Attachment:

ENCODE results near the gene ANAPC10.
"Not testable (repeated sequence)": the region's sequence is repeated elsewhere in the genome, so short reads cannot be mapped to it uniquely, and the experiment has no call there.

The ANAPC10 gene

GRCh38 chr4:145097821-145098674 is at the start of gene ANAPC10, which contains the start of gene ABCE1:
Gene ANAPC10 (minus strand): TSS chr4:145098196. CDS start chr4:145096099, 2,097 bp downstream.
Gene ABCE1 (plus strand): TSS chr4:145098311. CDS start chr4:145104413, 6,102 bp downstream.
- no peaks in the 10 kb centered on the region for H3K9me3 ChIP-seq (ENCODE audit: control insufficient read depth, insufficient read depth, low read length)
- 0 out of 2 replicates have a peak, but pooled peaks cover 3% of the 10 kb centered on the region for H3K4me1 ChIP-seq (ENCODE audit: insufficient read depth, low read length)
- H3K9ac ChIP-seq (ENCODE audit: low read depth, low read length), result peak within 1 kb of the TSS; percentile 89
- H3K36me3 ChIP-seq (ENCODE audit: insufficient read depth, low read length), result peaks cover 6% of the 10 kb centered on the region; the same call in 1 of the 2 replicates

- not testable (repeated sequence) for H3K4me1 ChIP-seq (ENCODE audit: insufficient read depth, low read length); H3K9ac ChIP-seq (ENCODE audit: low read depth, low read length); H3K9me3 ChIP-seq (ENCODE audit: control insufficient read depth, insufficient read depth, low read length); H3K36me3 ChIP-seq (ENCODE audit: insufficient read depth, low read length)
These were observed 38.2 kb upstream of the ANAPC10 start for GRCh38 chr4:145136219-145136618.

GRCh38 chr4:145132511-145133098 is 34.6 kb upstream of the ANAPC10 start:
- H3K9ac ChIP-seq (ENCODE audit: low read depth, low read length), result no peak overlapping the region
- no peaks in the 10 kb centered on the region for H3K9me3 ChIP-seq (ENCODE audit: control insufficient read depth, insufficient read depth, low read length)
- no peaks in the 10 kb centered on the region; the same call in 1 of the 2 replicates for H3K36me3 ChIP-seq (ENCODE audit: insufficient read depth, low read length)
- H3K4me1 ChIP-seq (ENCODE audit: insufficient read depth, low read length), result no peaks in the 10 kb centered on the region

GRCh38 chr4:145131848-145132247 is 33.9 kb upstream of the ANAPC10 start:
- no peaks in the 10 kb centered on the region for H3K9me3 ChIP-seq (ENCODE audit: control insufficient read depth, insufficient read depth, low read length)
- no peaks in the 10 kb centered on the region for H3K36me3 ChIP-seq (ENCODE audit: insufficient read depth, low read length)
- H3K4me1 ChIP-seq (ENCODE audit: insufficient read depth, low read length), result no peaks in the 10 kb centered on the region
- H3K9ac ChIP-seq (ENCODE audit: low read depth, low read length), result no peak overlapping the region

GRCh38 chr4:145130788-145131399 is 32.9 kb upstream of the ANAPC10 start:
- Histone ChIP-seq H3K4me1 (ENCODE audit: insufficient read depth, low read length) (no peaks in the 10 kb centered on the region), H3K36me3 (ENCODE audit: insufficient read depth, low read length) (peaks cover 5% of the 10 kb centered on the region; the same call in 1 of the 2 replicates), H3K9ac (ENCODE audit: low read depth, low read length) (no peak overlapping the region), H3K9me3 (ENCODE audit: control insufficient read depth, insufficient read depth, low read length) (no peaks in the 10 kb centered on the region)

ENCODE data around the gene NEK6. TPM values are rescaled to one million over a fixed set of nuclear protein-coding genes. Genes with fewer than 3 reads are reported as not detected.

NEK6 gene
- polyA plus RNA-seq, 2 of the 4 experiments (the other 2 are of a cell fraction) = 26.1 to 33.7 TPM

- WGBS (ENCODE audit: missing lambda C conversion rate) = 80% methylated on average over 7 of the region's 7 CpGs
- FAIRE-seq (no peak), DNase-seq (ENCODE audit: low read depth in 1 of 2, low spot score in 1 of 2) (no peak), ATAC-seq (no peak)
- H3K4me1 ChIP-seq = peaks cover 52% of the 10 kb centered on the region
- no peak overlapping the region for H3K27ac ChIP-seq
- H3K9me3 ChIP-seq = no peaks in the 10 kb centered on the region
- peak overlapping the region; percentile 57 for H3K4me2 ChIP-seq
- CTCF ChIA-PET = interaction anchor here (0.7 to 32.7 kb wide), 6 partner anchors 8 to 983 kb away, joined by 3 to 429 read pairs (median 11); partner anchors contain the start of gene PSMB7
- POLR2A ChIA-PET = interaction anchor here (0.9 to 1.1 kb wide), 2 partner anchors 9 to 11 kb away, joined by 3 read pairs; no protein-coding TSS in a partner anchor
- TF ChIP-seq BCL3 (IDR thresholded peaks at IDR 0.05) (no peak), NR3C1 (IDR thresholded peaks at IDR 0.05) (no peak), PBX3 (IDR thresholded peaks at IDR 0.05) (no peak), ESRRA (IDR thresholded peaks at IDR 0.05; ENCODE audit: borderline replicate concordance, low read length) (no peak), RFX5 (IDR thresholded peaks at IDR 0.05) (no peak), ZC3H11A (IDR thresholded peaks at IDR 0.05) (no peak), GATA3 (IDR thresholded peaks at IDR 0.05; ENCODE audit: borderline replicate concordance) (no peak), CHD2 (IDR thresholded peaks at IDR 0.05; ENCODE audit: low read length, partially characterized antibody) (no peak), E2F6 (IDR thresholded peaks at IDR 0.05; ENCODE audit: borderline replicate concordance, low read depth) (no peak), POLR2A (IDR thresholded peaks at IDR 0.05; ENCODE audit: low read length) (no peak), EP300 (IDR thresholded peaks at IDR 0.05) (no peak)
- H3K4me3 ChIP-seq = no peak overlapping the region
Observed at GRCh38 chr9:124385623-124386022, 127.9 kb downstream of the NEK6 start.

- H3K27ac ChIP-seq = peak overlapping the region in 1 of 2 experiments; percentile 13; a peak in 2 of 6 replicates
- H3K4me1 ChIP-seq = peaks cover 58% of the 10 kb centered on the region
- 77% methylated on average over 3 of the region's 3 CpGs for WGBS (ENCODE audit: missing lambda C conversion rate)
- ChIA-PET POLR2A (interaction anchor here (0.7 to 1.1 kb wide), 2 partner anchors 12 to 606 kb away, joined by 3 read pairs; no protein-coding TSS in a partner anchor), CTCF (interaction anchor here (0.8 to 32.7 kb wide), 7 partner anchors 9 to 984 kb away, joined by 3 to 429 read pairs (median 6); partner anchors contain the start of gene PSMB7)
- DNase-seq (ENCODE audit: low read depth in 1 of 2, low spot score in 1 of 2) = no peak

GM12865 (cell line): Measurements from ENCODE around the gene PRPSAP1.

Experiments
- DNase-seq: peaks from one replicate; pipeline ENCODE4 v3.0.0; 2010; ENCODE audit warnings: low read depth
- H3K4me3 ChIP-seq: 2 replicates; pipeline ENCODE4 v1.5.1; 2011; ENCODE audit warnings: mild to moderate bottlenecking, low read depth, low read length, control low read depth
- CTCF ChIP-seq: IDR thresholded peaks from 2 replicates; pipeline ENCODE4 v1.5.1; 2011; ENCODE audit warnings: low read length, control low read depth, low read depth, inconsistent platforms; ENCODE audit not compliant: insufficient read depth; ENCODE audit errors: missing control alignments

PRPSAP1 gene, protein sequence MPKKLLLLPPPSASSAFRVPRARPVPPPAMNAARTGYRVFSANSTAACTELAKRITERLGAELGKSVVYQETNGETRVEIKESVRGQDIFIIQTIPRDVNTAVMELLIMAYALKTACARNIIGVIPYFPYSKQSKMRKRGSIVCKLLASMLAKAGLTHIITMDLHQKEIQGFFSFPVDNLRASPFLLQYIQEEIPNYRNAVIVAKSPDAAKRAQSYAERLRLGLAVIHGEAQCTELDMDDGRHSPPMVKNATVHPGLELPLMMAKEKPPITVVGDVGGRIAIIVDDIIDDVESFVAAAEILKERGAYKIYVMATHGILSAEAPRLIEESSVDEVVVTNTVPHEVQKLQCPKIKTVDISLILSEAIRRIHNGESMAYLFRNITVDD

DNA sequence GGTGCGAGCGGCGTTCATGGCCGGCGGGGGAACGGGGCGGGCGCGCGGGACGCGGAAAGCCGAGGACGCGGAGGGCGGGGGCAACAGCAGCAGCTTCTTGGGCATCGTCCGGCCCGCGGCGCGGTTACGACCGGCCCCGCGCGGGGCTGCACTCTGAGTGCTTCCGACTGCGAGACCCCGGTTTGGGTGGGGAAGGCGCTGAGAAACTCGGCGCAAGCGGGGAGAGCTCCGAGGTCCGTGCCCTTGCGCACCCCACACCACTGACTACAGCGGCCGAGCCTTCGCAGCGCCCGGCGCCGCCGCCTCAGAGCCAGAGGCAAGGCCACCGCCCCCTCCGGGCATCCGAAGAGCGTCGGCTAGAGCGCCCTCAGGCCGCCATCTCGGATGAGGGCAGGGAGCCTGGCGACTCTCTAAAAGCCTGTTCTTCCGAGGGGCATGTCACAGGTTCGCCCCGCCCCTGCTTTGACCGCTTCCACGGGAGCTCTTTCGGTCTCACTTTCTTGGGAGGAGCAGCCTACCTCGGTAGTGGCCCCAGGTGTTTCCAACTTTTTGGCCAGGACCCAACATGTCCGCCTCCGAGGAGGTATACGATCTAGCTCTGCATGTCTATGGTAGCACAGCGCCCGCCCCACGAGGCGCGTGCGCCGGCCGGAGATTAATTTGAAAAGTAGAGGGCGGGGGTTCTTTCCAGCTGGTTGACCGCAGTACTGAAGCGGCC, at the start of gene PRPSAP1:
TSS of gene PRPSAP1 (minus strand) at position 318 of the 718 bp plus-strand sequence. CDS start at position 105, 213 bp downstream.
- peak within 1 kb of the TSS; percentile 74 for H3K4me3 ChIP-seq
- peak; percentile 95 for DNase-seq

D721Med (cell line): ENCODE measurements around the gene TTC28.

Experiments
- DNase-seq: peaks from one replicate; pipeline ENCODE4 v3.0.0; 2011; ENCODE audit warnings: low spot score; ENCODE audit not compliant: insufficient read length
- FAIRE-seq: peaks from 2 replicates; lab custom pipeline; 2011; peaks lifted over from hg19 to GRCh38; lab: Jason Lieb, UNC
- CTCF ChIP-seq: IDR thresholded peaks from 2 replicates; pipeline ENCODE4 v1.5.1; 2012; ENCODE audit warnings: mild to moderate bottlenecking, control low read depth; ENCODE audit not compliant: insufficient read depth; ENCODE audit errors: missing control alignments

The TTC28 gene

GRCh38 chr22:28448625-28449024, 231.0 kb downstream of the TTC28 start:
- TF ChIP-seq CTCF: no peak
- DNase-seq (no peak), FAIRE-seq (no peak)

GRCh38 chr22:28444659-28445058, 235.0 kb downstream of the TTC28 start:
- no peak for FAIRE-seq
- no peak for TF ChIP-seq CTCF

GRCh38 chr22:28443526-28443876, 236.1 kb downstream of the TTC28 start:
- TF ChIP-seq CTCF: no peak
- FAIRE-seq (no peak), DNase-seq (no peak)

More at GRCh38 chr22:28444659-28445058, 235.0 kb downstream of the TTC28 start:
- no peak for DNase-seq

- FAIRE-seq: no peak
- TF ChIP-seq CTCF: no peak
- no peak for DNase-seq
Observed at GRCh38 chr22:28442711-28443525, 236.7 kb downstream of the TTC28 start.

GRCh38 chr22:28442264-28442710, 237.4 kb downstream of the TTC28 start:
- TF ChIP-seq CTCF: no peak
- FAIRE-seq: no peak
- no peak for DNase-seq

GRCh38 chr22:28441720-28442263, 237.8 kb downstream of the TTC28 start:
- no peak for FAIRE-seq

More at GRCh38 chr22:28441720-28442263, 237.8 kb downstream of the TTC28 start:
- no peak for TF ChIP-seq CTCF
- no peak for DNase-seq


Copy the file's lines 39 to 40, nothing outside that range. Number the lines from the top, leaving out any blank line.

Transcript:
- H3K27ac ChIP-seq = peak overlapping the region in 1 of 2 experiments; percentile 13; a peak in 2 of 6 replicates
- H3K4me1 ChIP-seq = peaks cover 58% of the 10 kb centered on the region